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## Other equipment

Within sane range (say, maximum aircraft 400Hz)... Obviously, anything that rectifies doesn't care about frequency. Also, resistive heaters don't care about frequency. Things using a variable frequency drive don't care about input frequency, because they are slicing and dicing to make their own frequency.

Rotary machines (including transformers) do care, however. As alluded, transformers are tuned for a frequency by the size of their iron core; motors as well. A motor or transformer will be very, very unhappy on railroad 16.7 Hz or aircraft 400Hz.

Clocks depend on 50/60Hz being right on the button. There was a newspaper-worthy scandal in the EU as the grid operators were not able to sustain 50.000 Hz, and had to "speed up the grid" in the evening to catch everyone's clock up by the few seconds they had drifted. The grid is managed that precisely.

• Also, very cheap LED lights might turn brighter on higher frequency (those without a proper driver, but relying on a capacitor in series to limit current). But yes, proper switching power supplies (like laptop chargers) don't care about frequency. – Nyos Sep 6 '19 at 19:19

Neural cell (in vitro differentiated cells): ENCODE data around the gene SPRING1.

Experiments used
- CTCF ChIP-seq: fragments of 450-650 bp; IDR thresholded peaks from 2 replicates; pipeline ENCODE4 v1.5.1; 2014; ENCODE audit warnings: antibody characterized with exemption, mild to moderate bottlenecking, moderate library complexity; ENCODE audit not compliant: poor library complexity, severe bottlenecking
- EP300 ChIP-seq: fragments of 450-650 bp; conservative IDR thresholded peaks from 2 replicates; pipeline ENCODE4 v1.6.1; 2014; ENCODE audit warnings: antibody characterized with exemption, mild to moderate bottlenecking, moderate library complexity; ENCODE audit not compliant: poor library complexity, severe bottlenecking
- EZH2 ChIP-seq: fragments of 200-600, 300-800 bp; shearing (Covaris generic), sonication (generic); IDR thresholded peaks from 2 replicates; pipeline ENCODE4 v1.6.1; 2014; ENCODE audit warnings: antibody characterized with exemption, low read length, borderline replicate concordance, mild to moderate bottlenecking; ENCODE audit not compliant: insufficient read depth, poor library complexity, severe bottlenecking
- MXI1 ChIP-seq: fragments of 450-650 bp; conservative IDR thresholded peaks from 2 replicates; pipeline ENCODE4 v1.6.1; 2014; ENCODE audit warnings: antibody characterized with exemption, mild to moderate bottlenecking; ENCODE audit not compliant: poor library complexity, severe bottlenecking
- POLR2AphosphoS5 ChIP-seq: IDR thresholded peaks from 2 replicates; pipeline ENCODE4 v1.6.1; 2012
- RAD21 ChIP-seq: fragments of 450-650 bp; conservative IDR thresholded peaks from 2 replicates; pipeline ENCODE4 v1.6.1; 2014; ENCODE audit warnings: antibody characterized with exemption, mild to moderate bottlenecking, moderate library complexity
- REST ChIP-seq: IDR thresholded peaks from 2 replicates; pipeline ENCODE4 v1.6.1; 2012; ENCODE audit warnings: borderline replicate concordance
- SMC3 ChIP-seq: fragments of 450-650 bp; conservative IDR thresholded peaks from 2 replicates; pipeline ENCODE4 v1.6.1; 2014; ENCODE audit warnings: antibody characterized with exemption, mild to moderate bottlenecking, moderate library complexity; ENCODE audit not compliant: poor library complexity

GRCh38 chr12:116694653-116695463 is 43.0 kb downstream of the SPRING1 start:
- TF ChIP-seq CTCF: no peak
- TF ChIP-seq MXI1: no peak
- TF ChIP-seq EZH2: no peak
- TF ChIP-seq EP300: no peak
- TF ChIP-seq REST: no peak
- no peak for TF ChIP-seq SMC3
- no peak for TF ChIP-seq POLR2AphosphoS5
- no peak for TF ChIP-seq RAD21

One aspect that has not been clearly mentioned is that in a huge ship (I suppose it is huge, since you said the electrical power is produced by a huge generator) you have many powerful electrical motors connected to the electrical line.

So the electrical system of a ship (especially if it is a tanker or a freighter, as opposed to a cruise ship) behaves more like an electrical system in an industrial environment, than a household electrical system.

Normal laptop power supplies do have overvoltage protection devices, but they are designed to withstand AC line spikes that usually happen in a household/office situation.

In an industrial environment, where many inductive loads are electrically near the power supply, spikes with higher energy content may be generated (bigger amplitude, longer duration). These could stress the power supply protections so much that they could fail in the end, so leading to a potential damage to the power supply main circuitry itself.